In Saloum Delta National Park you can see the jackal run along the beach, hear the hyenas roar in the dark and watch the oysters grow densely up tree roots in the mangrove forest
We are heading deep into the river delta in a traditional boat, a colorful pirogue. Our local guide, Papa S. Ndiaye also called Paco, will take us on a day trip into the Saloum Delta National Park. He has promised us a visit to a small village further inland where they feed on fish and shellfish. He speaks English so luckily we get a good guidance in the names of the different birds and how this complex marine ecosystem works.
Saloum Delta National Park in Senegal is a unique area and became a Unesco Heritage Site in 2011 because of its marine ecosystem and cultural landscape with traditional fisheries, shellfish harvesting and salt extraction. The national park was established in 1976 and covers 760 km2, while the World Heritage Area is larger and covers the entire 1458 km2.
One of the first things we were amazed to see was the shell that grows densely upward roots of the trees in the mangrove forest. The tide here varies approximately 1 meter and now it’s low tide. It does not take long before Paco directs the boat towards the beach and the forest edge and he and his sidekick, a young boy who runs the boat, starts to cut loose oysters.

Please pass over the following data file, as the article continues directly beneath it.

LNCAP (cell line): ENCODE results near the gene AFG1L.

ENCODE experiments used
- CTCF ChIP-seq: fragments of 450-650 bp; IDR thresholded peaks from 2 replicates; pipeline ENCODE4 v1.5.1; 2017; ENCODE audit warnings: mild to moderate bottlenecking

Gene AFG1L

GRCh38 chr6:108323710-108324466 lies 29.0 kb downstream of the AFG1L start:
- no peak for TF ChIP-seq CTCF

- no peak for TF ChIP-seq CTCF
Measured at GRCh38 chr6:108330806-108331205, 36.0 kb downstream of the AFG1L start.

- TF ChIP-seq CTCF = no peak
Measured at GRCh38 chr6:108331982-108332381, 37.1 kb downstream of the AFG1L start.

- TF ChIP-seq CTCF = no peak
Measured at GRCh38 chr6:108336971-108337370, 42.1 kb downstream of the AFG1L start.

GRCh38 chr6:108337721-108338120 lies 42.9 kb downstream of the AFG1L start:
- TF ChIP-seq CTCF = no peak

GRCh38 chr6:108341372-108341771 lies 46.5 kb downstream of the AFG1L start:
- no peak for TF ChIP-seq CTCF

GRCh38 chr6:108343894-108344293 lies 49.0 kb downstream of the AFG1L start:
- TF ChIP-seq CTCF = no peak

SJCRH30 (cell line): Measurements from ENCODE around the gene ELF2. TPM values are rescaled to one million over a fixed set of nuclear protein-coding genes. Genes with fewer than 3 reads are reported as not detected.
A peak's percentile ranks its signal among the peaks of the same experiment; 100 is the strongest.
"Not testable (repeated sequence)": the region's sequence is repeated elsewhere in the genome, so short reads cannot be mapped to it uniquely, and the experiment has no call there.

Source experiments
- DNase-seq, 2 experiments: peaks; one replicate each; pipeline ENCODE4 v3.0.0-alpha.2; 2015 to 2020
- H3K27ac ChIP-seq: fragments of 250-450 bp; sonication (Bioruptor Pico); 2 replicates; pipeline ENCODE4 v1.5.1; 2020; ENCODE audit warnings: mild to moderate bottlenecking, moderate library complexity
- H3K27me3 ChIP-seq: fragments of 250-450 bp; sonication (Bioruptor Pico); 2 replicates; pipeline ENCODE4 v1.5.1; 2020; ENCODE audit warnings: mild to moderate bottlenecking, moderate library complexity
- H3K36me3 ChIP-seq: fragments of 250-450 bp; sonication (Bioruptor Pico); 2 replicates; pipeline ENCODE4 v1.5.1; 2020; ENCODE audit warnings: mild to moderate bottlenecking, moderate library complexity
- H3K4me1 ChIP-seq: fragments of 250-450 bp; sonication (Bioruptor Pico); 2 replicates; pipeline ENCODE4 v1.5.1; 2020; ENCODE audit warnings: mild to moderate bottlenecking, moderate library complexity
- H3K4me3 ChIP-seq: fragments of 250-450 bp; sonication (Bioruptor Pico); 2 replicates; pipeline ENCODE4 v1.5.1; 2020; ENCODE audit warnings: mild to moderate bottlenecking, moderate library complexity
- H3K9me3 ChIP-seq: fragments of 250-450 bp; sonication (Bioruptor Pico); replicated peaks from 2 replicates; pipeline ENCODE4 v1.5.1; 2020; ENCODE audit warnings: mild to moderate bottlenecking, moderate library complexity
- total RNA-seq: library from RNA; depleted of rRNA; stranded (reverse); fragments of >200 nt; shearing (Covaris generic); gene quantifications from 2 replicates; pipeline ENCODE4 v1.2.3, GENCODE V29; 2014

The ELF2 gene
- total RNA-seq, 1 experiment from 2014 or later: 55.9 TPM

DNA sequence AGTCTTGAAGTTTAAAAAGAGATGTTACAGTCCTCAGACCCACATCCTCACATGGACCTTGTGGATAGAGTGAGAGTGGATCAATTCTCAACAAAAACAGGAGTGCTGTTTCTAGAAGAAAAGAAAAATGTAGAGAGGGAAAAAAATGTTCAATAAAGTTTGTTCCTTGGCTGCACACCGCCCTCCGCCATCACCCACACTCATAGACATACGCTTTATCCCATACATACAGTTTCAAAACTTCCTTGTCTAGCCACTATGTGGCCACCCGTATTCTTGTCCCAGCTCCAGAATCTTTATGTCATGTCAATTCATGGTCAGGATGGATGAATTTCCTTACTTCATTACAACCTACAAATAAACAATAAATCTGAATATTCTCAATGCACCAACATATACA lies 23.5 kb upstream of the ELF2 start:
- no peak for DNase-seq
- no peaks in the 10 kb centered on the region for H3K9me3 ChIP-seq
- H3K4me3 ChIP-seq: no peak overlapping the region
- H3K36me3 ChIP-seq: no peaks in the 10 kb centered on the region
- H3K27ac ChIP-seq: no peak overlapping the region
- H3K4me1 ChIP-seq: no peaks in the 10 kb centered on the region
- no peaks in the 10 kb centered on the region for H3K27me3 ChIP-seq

They are especially great and tasty at this spot, tells Paco and promise that we will get to taste the oysters afterwards. They collect a whole bucket before we proceed further into the delta and mangrove forest. Suddenly we see a monkey on the beach. It has something in his mouth, but disappear fairly quickly into the dense forest. Now you were lucky, says Paco. We do not see monkeys very often. There are some groups living inside the dense forest, but we almost never see them. We took an unclear picture of it, not always easy to focus the camera at full speed in a rocking boat!
The boat meanders into one river and out the other and Per and I cry enthusiastically every time we see a bird on the seashore. Pelicans are plentiful and we also manage to spot an eagle. But every time we think we’ve hit the jackpot with our camera, the boat cradles and the subject is out of focus.
After a few hours we arrive at the village and get ashore. Paco pays a tax to the village “elders” so that we are allowed to walk around and I think that is a quite sympathetic scheme. Here we come to “look at them” and it is only fair that they get something to show for it! Paco shows us how they dry fish and says that fishermen earn much more on dried fish than fresh fish. Oysters are also a source of income and it is the women who do the shellfish harvesting. Traditionally it has always been so that men goes out to sea and fish in large boats, while women goes into the delta and gather shells in their small pirogues.
It’s time to think about the return, and on the way home, Paco brings out a platter and a lime. With a lovely little oyster knife, Paco opens all the oyster, rinse them all and cut them loose from their shell. Then they are nicely laid out on the platter, still lying in their shell. Half an hour later the dish is full and Paco offers us to taste. We are a little skeptical; oysters are not our favorite dish. But what a surprise; it tasted heavenly. Raw oysters, freshly picked with only a little lime, it could not be better. We had to agree, it is the best oysters in the world!
Papa S. Ndiaye ”Paco”, freelance guide Saloum Djifere. Tlf: 775537000/766852700